Mobile phone etiquette: are you the “E-mail Addict”, “Misguided Multitasker” or “Cyborg”?

Another day gives us with another report… honestly the only report that I would like is from the carriers “reliability” tests to honestly see who is really the “most reliable”.

In the meantime Robert Half Technology (recruiters) has surveyed 270 Canadian CIOs who have over 100 employees and asked them: “In your opinion, what effect has the increased use of mobile electronic gadgets – such as cell phones, smartphones, handheld devices and laptops – had on workplace etiquette in the past three years? Have the number of breaches in workplace etiquette increased, decreased or remained the same?

The study found:
Increased significantly: 18%
Increased somewhat: 24%
Remained the same: 49%
Decreased somewhat: 4%
Decreased significantly: 2%
Don’t know/no answer: 3%

So there you have it… 49% of the 270 CIO stated things have “remained the same”. We are still addicted to our smartphones, checking e-mails constantly while in meetings and sleeping with our devices next to our bed. A couple years ago the Canadian Wireless Telecommunications Association (CWTA) published “Mobilizing Your Common Sense: Cell Phone and PDA Etiquette”… which I’m sure needs an update. The folks at Robert Half have come up with their “five types of tech-etiquette offenders” and solutions to ensure you won’t be one of them.

1. The Misguided Multitasker. This person thinks that e-mailing or texting during a meeting or conversation demonstrates efficiency. But others may regard it as a sign he prizes his BlackBerry more than the company he keeps. Unless you want to create potential animosity at work, use your handheld device only in an urgent situation and step out of the room to reply.

2. The E-mail Addict. If you’ve ever played e-mail tag with a colleague, you’ve likely encountered this person. She relies on a constant stream of e-mails, instant messages or texts to communicate all of her needs, often thinking it will save time. But excessive messaging, particularly regarding trivial things, can be inefficient and disruptive. Often a phone call or in-person discussion can resolve issues more quickly.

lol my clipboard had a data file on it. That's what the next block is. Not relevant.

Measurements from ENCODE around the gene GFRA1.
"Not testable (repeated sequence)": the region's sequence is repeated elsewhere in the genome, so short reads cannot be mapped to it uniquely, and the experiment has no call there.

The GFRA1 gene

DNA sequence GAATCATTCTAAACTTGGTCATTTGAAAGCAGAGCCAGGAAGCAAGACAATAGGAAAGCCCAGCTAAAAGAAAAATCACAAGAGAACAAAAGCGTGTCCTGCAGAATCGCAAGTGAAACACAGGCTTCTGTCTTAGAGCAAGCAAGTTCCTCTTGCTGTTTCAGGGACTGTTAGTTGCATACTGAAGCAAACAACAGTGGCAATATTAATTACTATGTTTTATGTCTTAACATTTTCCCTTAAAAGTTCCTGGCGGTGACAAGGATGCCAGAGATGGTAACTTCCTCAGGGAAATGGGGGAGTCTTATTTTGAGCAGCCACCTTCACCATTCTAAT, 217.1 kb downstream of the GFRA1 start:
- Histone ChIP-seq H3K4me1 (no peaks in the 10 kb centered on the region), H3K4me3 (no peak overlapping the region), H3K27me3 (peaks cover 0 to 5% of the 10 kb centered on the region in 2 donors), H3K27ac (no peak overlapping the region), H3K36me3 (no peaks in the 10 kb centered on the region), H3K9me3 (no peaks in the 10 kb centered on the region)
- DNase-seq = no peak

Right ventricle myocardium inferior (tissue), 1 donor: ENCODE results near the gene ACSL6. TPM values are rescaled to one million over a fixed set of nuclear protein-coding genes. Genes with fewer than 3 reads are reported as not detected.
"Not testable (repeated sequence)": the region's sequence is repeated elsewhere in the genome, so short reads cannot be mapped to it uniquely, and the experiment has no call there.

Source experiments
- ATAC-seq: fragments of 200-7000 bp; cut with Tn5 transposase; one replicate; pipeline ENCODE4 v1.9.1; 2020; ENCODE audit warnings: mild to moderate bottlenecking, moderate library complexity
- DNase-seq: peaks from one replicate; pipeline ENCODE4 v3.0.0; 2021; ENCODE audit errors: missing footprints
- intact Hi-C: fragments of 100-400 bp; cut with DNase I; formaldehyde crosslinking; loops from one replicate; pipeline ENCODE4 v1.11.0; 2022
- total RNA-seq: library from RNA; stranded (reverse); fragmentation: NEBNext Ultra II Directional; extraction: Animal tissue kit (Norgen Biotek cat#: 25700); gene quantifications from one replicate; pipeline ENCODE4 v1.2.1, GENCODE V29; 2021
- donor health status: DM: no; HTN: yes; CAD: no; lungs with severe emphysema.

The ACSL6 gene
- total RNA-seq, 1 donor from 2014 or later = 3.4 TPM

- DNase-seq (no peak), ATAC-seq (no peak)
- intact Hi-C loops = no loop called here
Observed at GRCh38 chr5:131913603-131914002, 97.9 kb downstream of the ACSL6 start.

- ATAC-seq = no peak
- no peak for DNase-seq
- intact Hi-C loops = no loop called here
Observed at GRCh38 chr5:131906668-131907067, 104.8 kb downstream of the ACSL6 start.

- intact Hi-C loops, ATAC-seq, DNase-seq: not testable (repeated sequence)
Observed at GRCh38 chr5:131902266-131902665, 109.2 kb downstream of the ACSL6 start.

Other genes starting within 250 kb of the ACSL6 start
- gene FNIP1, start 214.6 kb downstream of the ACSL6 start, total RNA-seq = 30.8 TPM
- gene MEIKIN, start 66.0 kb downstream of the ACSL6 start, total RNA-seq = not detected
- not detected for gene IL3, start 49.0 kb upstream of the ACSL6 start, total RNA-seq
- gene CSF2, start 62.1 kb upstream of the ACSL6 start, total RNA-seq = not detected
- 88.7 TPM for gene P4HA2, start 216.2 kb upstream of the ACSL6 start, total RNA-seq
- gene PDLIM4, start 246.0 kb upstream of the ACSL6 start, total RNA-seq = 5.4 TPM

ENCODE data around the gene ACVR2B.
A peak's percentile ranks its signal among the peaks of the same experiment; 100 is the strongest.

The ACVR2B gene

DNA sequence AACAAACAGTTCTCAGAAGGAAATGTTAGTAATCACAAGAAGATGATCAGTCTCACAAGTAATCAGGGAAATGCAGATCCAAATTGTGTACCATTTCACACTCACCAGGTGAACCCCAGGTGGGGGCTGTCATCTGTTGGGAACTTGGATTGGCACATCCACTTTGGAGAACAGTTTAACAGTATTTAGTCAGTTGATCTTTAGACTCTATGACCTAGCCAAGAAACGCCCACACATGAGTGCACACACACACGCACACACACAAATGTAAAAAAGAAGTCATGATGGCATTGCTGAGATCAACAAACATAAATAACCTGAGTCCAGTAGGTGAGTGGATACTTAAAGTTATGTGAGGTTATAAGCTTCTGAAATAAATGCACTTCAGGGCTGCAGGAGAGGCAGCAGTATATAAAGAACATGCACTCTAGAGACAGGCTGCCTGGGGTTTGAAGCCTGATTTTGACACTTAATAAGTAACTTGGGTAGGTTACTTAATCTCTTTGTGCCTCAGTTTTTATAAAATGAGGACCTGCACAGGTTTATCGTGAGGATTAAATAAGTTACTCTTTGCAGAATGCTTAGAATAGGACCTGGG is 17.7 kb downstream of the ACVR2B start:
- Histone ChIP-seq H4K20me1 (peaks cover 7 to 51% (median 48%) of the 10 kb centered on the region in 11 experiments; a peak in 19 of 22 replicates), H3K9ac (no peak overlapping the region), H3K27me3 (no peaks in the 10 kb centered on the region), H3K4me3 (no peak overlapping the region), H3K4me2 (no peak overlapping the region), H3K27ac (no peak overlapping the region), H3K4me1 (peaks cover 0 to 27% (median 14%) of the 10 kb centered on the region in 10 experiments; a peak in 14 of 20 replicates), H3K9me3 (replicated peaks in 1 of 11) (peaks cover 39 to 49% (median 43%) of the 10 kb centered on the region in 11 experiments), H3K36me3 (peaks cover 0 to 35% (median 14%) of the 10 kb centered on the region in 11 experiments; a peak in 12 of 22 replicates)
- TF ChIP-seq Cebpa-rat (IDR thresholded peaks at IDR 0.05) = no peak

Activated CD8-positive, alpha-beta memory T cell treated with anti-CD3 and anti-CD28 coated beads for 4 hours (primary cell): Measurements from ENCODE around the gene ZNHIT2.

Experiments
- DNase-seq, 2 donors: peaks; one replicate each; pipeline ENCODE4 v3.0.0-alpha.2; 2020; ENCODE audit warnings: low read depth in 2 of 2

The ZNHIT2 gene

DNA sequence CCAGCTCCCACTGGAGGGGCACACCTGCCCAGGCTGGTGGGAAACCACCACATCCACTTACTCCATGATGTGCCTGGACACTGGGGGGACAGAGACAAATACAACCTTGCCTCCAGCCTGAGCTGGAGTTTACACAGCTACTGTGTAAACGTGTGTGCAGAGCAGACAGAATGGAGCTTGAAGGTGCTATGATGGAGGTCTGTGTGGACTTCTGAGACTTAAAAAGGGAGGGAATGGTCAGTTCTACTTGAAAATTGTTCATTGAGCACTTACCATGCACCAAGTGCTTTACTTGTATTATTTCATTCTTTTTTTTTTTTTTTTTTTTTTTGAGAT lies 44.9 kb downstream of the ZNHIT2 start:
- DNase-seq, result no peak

3. The Broadcaster. This person has no shame when it comes to using his cell phone anytime, anywhere – including open office halls and the public restroom – to discuss anything. When using your cell phone in common areas, it’s not only disrespectful but also potentially off-putting to others. Keep private conversations limited to private places.

4. The Cyborg. Rare is the chance you see this person without the blinking glow of a Bluetooth headset or iPod earbud nestled in her ear. Keeping a wireless earpiece or headphones constantly plugged in signals to others who may need to speak to you that your attention is not available. Show that you are accessible to your colleagues by using earpieces in the office with discretion and consideration for those around you.

5. The Distractor. This person may have good intentions in setting his phone to vibrate rather than torturing colleagues with a cheesy ringtone, but hearing it repeatedly buzz loudly on a desktop or during a meeting can be just as distracting. A better solution: Set your phone to silent or keep it in your pocket.